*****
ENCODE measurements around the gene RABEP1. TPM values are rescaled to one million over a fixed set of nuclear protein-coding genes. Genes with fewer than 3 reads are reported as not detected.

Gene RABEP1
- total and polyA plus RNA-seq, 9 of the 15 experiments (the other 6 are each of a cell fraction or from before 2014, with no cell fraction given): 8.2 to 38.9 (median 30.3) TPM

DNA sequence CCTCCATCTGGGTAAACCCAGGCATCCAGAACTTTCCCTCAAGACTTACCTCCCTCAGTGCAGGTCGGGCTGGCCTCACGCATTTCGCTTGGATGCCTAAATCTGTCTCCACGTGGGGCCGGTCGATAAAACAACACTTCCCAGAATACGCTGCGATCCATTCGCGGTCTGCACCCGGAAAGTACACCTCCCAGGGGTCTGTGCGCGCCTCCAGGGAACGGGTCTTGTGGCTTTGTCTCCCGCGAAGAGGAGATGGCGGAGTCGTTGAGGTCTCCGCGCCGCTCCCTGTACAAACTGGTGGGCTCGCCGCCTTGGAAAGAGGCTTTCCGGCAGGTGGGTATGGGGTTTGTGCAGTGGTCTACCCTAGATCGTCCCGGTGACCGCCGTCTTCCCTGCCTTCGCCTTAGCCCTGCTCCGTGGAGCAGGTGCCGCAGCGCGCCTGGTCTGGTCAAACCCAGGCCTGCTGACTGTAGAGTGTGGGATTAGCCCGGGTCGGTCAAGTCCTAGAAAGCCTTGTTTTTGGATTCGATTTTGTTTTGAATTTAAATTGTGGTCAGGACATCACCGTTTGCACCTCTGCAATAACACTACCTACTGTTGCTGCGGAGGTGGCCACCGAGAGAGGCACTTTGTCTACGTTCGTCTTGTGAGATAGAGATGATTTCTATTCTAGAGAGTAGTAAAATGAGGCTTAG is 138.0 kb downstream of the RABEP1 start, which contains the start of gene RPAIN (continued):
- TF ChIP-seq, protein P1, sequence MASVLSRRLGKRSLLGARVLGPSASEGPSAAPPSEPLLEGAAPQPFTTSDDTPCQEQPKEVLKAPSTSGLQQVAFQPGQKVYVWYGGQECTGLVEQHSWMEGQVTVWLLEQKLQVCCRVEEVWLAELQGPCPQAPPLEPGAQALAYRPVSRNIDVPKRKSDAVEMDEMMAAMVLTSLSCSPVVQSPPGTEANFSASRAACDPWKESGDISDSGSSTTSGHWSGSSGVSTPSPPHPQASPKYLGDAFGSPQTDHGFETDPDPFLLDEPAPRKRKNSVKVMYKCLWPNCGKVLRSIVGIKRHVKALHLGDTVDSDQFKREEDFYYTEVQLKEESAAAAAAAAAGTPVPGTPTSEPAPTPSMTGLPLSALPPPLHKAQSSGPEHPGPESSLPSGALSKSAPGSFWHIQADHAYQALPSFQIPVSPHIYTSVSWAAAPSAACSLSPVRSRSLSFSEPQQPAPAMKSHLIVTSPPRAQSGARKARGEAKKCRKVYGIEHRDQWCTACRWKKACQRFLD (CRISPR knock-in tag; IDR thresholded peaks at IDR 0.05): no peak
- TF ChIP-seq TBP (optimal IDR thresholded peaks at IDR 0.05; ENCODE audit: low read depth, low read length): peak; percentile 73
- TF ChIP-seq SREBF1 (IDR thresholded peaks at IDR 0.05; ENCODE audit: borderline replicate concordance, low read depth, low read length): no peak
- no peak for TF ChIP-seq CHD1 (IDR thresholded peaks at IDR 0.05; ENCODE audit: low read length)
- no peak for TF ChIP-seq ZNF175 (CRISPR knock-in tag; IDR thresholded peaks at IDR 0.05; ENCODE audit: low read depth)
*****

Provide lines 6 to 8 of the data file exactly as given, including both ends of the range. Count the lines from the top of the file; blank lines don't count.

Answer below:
- TF ChIP-seq TBP (optimal IDR thresholded peaks at IDR 0.05; ENCODE audit: low read depth, low read length): peak; percentile 73
- TF ChIP-seq SREBF1 (IDR thresholded peaks at IDR 0.05; ENCODE audit: borderline replicate concordance, low read depth, low read length): no peak
- no peak for TF ChIP-seq CHD1 (IDR thresholded peaks at IDR 0.05; ENCODE audit: low read length)